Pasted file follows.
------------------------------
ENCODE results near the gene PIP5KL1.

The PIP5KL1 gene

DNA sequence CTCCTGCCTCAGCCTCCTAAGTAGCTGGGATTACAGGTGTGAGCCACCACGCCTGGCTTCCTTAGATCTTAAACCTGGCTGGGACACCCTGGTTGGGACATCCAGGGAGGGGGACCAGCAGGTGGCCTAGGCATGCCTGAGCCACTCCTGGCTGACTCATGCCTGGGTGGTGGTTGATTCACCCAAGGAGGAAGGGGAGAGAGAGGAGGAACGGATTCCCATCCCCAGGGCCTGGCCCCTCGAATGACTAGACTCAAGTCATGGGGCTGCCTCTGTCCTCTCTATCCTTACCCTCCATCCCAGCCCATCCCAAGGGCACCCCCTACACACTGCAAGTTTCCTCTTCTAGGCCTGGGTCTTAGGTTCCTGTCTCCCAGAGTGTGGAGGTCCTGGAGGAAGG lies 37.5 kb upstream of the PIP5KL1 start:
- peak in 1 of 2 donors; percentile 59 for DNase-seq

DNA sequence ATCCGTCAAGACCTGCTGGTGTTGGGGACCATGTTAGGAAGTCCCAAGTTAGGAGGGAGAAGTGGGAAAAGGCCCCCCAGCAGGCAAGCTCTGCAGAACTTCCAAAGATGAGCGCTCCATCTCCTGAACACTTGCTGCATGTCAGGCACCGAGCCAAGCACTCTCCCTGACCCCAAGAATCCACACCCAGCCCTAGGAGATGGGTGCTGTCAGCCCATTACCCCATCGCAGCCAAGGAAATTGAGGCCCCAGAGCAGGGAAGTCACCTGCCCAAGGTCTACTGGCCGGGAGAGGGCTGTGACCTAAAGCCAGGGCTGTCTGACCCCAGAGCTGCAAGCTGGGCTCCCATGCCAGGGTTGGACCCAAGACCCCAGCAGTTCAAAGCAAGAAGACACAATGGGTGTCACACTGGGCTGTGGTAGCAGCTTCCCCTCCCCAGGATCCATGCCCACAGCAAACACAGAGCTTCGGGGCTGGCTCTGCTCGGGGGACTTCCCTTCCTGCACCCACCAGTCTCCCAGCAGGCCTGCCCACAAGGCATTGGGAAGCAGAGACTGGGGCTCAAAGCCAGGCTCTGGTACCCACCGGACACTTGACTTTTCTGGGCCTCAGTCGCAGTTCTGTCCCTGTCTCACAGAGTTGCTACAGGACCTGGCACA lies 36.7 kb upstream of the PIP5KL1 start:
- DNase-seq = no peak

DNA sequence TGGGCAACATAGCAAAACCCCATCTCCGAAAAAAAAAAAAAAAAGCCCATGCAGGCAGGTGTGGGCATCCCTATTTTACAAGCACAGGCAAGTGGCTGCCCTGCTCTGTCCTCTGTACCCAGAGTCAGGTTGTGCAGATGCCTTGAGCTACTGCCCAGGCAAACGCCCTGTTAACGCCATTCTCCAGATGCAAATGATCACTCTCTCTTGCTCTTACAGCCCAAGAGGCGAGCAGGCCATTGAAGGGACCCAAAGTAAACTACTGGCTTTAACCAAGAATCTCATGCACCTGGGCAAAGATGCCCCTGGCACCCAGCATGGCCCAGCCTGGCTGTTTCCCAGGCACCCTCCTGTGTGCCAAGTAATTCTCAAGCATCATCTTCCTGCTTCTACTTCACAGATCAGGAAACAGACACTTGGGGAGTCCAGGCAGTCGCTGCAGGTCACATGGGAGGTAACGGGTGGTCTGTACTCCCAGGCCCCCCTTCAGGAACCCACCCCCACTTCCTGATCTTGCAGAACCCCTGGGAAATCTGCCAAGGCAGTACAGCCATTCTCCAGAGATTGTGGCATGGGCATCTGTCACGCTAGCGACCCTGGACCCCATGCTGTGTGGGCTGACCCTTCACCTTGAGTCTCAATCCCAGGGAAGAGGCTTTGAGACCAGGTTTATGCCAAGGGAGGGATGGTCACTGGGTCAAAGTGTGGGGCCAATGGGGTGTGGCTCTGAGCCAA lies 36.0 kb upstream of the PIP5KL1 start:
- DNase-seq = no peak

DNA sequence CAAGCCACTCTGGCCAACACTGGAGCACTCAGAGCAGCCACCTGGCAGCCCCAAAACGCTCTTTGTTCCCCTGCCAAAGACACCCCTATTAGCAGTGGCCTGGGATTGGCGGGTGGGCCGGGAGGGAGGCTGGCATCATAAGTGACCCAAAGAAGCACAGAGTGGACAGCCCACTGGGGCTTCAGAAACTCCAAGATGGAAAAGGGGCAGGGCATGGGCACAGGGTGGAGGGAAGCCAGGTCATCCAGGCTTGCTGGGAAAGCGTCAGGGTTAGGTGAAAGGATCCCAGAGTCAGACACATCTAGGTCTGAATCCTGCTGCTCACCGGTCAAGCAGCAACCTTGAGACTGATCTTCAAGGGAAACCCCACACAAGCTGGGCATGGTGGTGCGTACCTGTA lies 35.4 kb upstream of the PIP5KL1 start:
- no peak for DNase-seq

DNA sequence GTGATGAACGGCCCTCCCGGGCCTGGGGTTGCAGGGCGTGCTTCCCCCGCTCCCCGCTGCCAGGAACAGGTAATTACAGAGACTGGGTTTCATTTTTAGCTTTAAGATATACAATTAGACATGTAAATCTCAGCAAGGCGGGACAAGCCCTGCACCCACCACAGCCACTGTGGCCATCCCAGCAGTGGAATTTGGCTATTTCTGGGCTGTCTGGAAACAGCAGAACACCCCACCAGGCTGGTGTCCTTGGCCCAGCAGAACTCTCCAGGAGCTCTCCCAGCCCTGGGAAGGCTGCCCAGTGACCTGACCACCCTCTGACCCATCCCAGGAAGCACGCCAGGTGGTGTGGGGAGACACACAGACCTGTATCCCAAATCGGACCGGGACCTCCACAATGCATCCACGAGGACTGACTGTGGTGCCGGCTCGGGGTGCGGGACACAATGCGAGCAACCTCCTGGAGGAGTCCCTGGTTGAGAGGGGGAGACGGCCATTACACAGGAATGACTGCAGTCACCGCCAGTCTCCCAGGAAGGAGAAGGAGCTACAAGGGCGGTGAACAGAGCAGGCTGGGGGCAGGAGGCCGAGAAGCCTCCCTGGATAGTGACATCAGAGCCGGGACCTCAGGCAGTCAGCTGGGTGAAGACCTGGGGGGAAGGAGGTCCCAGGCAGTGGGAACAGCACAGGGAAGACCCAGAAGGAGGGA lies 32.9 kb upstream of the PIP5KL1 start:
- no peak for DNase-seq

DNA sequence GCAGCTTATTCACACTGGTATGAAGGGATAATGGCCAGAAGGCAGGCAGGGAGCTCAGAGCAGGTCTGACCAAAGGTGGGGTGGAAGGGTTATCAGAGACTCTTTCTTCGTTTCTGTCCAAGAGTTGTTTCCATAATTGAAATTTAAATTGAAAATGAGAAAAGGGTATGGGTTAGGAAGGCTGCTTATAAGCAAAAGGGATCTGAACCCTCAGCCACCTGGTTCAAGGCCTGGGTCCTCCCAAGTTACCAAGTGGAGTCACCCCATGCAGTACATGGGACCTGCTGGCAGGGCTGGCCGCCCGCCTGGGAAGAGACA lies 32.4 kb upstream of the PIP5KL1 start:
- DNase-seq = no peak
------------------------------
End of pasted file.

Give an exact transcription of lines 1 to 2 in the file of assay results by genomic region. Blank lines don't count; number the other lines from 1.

ENCODE results near the gene PIP5KL1.

The PIP5KL1 gene